In a continuously growing number of states the legislator is stipulating animal testing for substances.
It goes without saying that Evonik selects only certified contract research organizations meeting all national and international legal rules and we covenant them by respective framework agreements to the highest quality and animal welfare standards. They are reviewed on a regular basis by our animal welfare officer.
Animal welfare officer
To live up to its high responsibility with regard to animal protection, Evonik has decided to appoint a Group animal welfare officer.
This officer has a degree in natural science and inspects, among other things, the relevant key figures on animal testing collected in the Group, notifies the product safety officers about progress made concerning alternative methods, new applications and acceptance by public authorities, audits the testing agencies (contractual partners), is available for the political dialog with NGOs and public authorities, and outlines its activities in an annual report.
Minimizing animal testing
Wherever possible, Evonik uses data that has already been published. To minimize animal testing, it also teams up with other producers to carry out joint tests on identical substances.
Evonik supports and promotes the development of alternative test methods to further reduce the number of tests performed on animals or avoid entirely them in the future, for example, through its membership of the European Partnership for Alternative Approaches to Animal Testing (EPAA) or through funding of the SET Foundation.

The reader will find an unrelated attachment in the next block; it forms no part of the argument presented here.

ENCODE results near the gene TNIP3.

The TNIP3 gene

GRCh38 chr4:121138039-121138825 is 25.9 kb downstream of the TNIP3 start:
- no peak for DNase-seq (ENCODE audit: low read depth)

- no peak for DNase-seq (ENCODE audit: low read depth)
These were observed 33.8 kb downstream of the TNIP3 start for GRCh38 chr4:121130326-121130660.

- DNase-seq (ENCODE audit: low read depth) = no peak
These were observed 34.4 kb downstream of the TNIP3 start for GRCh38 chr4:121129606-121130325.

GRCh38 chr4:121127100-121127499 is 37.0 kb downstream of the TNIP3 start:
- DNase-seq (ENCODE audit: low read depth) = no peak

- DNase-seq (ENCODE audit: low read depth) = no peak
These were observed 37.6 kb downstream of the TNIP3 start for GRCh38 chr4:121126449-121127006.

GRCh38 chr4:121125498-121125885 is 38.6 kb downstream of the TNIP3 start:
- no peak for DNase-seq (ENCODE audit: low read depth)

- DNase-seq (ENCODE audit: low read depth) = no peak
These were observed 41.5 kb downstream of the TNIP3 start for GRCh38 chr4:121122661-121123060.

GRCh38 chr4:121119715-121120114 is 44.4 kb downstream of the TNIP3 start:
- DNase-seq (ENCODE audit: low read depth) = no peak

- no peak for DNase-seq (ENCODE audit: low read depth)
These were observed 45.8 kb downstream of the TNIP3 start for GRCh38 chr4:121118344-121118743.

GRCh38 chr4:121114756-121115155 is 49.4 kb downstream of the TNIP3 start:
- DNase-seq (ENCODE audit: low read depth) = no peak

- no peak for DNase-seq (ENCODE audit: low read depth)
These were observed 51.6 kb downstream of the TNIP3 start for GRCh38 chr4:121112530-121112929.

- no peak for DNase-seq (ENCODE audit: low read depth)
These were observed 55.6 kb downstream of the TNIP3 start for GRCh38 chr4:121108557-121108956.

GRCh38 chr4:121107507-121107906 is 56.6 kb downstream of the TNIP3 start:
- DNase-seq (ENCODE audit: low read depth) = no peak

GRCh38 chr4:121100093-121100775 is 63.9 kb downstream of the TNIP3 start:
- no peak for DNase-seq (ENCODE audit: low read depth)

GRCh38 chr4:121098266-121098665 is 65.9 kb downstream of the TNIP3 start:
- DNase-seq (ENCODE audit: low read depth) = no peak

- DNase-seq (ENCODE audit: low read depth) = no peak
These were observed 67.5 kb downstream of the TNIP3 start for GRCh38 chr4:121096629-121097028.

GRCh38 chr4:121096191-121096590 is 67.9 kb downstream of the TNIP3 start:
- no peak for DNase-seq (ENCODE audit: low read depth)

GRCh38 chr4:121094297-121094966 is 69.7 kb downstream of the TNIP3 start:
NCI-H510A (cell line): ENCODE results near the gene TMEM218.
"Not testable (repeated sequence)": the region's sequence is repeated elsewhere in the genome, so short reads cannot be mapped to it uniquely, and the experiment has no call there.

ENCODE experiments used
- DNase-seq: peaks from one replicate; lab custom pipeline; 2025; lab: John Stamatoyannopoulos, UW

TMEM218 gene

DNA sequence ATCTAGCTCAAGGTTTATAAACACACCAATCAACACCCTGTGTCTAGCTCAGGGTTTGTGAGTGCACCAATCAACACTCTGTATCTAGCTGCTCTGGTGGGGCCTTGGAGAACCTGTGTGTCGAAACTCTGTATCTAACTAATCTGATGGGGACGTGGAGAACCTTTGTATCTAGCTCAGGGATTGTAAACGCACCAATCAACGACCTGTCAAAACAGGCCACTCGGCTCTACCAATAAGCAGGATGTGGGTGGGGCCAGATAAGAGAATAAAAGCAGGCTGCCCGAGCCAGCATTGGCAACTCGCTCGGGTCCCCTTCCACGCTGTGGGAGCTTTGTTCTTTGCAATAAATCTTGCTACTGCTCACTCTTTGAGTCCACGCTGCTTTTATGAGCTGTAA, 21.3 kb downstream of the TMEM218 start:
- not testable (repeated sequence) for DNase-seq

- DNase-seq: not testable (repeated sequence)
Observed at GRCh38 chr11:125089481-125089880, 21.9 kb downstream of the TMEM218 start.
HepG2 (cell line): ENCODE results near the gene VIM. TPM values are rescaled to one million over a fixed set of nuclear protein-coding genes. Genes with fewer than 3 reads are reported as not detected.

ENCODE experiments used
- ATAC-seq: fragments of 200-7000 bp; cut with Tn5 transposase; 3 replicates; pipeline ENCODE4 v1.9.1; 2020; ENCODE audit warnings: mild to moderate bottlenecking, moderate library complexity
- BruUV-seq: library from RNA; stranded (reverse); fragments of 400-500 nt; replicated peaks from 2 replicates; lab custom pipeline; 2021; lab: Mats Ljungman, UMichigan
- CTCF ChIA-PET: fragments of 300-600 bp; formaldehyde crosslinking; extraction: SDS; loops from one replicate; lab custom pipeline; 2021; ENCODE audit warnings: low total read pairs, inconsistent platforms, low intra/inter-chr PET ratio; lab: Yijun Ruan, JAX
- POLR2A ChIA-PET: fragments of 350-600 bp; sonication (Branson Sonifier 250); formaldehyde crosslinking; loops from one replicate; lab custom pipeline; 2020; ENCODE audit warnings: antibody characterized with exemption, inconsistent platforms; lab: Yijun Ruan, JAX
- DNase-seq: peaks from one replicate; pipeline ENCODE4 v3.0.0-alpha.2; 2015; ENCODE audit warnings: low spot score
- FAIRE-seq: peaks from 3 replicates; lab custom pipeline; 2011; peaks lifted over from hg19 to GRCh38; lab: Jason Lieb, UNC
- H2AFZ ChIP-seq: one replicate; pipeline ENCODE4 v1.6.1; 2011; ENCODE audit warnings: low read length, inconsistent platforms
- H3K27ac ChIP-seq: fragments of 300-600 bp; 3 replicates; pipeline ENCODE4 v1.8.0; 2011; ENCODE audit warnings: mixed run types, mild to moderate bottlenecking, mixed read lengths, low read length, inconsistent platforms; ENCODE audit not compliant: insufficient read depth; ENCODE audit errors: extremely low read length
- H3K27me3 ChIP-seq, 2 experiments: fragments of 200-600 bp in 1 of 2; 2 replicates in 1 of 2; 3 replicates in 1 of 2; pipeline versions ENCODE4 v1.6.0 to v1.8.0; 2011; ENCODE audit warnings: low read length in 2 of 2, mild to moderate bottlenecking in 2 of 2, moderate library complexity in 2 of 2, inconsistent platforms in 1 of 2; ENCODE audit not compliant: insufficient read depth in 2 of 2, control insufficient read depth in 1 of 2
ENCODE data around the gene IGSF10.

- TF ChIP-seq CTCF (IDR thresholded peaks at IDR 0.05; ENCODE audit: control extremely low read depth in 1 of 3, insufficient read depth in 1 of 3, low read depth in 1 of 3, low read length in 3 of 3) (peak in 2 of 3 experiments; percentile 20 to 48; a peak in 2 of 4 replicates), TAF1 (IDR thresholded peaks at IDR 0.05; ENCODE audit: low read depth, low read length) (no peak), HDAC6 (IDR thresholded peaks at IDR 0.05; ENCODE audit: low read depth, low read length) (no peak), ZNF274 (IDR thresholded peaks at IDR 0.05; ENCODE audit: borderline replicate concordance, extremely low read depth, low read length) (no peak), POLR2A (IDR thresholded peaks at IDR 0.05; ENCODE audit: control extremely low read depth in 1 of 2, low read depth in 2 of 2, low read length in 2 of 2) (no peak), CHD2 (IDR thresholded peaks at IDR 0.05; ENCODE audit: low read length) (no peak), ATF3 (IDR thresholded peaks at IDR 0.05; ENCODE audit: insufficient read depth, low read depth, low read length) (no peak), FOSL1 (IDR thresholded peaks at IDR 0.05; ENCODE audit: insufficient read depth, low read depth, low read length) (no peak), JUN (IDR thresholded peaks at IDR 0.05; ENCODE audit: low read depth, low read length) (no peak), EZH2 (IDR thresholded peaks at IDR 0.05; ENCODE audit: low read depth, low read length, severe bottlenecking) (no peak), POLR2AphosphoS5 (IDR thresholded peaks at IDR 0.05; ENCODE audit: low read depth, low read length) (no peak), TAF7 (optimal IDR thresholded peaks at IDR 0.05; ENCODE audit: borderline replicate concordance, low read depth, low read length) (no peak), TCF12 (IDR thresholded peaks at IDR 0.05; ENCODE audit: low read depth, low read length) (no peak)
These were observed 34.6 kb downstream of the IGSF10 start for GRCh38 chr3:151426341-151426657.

As a member of the European Centre of Ecotoxicology and Toxicology of Chemicals (ECETOC), Evonik is working on toxicological issues and the development of methods of assessing the risk of chemicals. It is also an active dialog partner for the Organisation for Economic Co-operation and Development (OECD) in matters relating to the toxicological evaluation of chemicals.
Evonik clearly acts in accordance with the 3R concept*: Reduce-Refine-Replace.
Furthermore, Evonik is currently involved in an in-vitro test strategy for testing materials for skin sensitization as well as evaluating existing in-vitro methods for testing skin and eye irritation. As a responsible enterprise, Evonik has drawn up company animal protection guidelines.
* Source: Russell, W.M.S. and Burch, R.L., The Principles of Humane Experimental Technique. Methuen, London, 1959. Reprinted by UFAW, 1992: 8 Hamilton Close, South Mimms, Potters Bar, Herts EN6 3QD England. ISBN 0 900767 78 2